Why are schools getting involved?
The movement to include character education in the schools is in response—at least to some degree—to increasing concerns about serious behavioral problems, including bullying and other expressions of violence.
Some parents may question the school’s involvement in “developing character,” thinking that schools should focus on academic learning while leaving character development to parents.
Separating what we want children to learn into two different arenas (that of school and home), however, isn’t the most effective way to foster overall growth and development. Children’s learning—whether focusing on academic, social, or personal development—occurs more readily if messages from home and school support and reinforce each other.
A character education program has the best chance of success when it integrates positive values into every aspect of the school and includes parent involvement and support.
Both “smart” and “good”
With kindness and other attributes of a good moral character once again a recognized part of the classroom, you might think that the current curriculum is a return to the early days of kindergarten. The difference, however, between then and now is that, at the present time, both academic learning and character development are recognized as important to the young child. It doesn’t have to be an “either-or” choice.
Education in the fullest sense of the term focuses on helping children develop both intellectually and socially—helping them learn how the world works and how to live “rightly” and generously in this world. We sometimes say that education is about helping children become both smart and good.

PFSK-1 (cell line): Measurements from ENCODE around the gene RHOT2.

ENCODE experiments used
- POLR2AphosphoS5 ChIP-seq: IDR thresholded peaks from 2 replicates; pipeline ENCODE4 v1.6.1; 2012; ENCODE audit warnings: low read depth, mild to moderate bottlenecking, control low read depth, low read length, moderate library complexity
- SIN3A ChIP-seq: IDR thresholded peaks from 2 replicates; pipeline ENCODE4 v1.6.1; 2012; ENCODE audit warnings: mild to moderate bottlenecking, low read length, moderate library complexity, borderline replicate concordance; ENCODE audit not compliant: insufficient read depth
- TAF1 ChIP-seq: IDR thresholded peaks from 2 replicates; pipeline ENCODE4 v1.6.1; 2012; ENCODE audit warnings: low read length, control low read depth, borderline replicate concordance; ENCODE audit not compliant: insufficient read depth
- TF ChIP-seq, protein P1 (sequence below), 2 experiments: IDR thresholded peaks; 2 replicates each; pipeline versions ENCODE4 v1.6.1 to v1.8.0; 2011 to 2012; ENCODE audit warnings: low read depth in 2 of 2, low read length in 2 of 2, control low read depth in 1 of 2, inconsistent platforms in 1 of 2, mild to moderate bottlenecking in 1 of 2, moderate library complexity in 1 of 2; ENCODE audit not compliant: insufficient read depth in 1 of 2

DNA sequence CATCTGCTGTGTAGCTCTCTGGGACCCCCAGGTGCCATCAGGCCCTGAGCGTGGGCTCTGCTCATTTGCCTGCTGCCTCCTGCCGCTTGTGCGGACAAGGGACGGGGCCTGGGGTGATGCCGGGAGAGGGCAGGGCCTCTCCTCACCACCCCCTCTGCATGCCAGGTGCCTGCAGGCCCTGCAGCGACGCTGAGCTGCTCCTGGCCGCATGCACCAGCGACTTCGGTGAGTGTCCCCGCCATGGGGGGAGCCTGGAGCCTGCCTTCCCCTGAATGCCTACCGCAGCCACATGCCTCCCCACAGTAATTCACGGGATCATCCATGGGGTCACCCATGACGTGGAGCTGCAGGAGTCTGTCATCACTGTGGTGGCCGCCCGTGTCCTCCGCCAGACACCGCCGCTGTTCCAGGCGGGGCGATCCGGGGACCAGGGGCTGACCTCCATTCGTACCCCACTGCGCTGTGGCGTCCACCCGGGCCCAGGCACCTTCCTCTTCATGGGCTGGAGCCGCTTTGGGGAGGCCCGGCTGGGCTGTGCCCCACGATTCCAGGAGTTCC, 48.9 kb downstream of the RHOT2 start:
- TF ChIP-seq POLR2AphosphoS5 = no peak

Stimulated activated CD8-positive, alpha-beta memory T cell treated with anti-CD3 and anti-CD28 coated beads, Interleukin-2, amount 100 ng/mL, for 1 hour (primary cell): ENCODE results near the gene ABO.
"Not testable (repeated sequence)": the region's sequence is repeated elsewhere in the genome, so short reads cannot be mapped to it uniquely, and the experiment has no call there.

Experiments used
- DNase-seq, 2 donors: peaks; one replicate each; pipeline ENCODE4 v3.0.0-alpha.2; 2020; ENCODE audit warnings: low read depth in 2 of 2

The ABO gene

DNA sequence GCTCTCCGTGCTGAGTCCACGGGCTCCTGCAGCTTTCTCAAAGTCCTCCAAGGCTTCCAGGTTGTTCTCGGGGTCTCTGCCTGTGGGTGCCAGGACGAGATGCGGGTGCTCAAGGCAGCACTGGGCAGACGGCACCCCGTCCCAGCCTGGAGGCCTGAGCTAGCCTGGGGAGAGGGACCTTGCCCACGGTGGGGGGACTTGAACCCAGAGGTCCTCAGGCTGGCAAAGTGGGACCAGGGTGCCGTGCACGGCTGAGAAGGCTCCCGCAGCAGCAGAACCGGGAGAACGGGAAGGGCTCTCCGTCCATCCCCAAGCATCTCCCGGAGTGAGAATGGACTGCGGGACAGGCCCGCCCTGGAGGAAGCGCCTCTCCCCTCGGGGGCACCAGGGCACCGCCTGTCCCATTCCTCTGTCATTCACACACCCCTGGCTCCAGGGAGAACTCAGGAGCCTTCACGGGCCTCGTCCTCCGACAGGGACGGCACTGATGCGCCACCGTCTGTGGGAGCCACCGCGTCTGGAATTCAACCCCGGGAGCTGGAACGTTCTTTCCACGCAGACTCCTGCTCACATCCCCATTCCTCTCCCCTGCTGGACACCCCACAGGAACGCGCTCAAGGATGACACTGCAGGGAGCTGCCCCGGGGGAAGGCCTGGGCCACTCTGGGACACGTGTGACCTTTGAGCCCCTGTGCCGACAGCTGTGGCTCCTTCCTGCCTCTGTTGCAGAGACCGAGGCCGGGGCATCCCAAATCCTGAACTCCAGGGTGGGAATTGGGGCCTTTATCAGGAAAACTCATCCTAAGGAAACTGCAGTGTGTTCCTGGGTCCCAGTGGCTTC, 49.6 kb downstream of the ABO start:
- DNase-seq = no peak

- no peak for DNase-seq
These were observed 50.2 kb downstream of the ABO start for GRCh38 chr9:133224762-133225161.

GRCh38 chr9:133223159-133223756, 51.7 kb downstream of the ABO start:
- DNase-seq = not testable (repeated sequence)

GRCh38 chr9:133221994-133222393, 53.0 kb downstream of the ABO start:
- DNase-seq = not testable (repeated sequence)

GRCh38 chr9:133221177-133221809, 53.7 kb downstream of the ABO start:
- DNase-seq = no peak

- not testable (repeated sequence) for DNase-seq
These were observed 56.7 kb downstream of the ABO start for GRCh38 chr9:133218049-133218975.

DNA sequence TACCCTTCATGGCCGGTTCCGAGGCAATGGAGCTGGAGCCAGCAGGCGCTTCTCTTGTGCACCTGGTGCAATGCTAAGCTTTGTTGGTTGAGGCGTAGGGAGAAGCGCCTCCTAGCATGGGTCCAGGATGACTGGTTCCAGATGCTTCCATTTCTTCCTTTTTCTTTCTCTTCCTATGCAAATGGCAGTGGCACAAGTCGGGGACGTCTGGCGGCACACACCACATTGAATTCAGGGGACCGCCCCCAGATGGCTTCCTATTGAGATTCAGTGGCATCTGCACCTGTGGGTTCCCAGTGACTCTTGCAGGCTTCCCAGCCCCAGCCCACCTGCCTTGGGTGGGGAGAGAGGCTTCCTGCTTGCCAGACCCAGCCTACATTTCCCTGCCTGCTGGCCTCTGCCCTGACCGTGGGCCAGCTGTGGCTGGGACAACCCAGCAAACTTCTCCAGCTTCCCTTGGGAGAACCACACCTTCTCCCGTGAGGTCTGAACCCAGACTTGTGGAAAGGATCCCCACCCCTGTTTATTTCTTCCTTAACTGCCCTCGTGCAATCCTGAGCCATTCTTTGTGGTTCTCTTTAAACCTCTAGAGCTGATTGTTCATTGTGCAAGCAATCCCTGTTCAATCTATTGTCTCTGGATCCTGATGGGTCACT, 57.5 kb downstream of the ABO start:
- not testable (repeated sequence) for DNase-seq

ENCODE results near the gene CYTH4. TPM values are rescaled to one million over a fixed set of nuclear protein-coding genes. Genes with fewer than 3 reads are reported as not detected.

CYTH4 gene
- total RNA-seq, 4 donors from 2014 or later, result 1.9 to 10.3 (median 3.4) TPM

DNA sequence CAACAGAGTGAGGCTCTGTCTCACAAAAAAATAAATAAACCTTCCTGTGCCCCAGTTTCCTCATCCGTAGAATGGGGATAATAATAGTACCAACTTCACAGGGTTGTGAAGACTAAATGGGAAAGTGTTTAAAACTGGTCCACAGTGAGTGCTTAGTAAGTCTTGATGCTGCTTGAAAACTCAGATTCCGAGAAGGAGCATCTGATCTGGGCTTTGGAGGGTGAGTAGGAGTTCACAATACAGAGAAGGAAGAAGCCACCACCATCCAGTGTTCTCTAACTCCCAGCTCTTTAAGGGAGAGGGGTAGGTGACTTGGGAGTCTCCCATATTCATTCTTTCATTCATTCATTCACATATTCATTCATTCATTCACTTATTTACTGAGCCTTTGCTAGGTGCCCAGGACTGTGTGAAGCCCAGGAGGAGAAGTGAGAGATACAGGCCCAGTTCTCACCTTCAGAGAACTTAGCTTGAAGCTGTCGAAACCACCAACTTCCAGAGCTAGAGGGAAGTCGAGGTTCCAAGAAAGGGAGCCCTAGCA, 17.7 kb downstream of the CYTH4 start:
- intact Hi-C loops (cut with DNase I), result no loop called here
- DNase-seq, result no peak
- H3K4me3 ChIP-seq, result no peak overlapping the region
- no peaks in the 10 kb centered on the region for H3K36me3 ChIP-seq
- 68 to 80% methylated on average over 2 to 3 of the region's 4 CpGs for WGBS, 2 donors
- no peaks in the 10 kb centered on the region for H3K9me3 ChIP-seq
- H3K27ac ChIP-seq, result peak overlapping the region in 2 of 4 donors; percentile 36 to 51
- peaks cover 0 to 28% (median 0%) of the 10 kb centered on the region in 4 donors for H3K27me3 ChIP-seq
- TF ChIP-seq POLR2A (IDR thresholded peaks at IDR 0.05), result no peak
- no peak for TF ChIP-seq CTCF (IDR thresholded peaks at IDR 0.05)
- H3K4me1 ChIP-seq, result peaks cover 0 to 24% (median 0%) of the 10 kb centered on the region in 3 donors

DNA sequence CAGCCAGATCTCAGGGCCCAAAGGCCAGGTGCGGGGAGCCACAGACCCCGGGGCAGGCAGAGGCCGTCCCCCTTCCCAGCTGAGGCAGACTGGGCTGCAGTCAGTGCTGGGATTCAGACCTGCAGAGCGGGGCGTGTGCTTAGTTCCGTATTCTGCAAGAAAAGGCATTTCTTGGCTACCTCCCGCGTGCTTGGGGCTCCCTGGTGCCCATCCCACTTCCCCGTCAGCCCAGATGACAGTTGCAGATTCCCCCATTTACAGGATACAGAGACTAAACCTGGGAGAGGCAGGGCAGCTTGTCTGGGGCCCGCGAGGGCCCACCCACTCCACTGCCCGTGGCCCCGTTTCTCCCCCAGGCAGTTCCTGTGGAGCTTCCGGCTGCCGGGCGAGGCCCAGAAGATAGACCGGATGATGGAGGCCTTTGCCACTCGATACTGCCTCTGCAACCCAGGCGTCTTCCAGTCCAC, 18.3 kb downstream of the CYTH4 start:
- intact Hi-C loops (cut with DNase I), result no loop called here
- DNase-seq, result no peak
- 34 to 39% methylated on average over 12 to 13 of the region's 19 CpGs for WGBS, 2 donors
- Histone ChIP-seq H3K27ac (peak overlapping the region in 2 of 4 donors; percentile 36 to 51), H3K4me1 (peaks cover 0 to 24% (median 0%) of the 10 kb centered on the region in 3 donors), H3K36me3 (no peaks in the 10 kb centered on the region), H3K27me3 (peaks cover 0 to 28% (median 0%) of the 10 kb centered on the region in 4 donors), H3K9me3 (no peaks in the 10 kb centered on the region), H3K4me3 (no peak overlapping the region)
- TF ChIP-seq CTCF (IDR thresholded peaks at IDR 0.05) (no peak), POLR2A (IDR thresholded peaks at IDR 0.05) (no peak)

According to Stephen R. Covey, Ph.D., this two-pronged approach to education also helps children be happy.
Dr. Covey is the founder of The Institute for Principle Centered Leadership, a non-profit research group dedicated to transforming education and improving the quality of community life. One of Dr. Covey’s books, The 7 Habits of Highly Effective People, is sometimes used as a framework for developing character education programs in the schools. A related book, The 7 Habits of Happy Kids (authored by Sean Covey and Stacey Curtis) is also used. More information about the “7 Habits” is available on Dr. Covey’s website.
To help your children gain maximum benefit from the character education program in place at their school, it is a good idea to familiarize yourself with what is being done and then talk with your child about what the program is trying to accomplish.
For more information:
You can learn more about character development and what you, as a parent, can do within your own child rearing style to foster strength of character in your child by reading these other books by Dr. Covey:
These are some other character education programs used in schools throughout the United States:
Dr. Ruth Wilson is an educational consultant and curriculum writer. Her primary areas of expertise are early childhood environmental education and peace education.